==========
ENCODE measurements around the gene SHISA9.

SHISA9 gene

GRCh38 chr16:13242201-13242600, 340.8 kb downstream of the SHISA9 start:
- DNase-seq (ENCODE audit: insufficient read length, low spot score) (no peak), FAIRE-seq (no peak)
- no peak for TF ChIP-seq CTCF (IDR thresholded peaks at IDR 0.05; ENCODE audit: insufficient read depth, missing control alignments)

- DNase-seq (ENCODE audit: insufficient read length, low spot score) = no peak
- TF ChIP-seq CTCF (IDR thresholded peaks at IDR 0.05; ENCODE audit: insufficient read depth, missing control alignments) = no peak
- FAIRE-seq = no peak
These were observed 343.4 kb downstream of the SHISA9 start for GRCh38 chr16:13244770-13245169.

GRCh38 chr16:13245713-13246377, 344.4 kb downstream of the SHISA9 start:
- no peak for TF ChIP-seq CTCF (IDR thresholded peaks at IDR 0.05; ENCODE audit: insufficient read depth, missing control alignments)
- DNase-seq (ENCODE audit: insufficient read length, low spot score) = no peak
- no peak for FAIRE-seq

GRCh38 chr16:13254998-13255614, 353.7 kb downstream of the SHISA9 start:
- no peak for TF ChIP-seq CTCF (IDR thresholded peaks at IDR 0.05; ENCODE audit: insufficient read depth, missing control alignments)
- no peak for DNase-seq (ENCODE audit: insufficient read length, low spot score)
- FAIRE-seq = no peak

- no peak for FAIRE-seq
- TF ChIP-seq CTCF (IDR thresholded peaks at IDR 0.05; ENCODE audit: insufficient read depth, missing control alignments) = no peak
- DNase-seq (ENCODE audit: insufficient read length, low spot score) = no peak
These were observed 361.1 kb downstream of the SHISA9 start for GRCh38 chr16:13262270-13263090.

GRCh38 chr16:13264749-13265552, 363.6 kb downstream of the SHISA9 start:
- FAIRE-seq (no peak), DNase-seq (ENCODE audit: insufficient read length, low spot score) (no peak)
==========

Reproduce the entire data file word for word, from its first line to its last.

ENCODE measurements around the gene SHISA9.

SHISA9 gene

GRCh38 chr16:13242201-13242600, 340.8 kb downstream of the SHISA9 start:
- DNase-seq (ENCODE audit: insufficient read length, low spot score) (no peak), FAIRE-seq (no peak)
- no peak for TF ChIP-seq CTCF (IDR thresholded peaks at IDR 0.05; ENCODE audit: insufficient read depth, missing control alignments)

- DNase-seq (ENCODE audit: insufficient read length, low spot score) = no peak
- TF ChIP-seq CTCF (IDR thresholded peaks at IDR 0.05; ENCODE audit: insufficient read depth, missing control alignments) = no peak
- FAIRE-seq = no peak
These were observed 343.4 kb downstream of the SHISA9 start for GRCh38 chr16:13244770-13245169.

GRCh38 chr16:13245713-13246377, 344.4 kb downstream of the SHISA9 start:
- no peak for TF ChIP-seq CTCF (IDR thresholded peaks at IDR 0.05; ENCODE audit: insufficient read depth, missing control alignments)
- DNase-seq (ENCODE audit: insufficient read length, low spot score) = no peak
- no peak for FAIRE-seq

GRCh38 chr16:13254998-13255614, 353.7 kb downstream of the SHISA9 start:
- no peak for TF ChIP-seq CTCF (IDR thresholded peaks at IDR 0.05; ENCODE audit: insufficient read depth, missing control alignments)
- no peak for DNase-seq (ENCODE audit: insufficient read length, low spot score)
- FAIRE-seq = no peak

- no peak for FAIRE-seq
- TF ChIP-seq CTCF (IDR thresholded peaks at IDR 0.05; ENCODE audit: insufficient read depth, missing control alignments) = no peak
- DNase-seq (ENCODE audit: insufficient read length, low spot score) = no peak
These were observed 361.1 kb downstream of the SHISA9 start for GRCh38 chr16:13262270-13263090.

GRCh38 chr16:13264749-13265552, 363.6 kb downstream of the SHISA9 start:
- FAIRE-seq (no peak), DNase-seq (ENCODE audit: insufficient read length, low spot score) (no peak)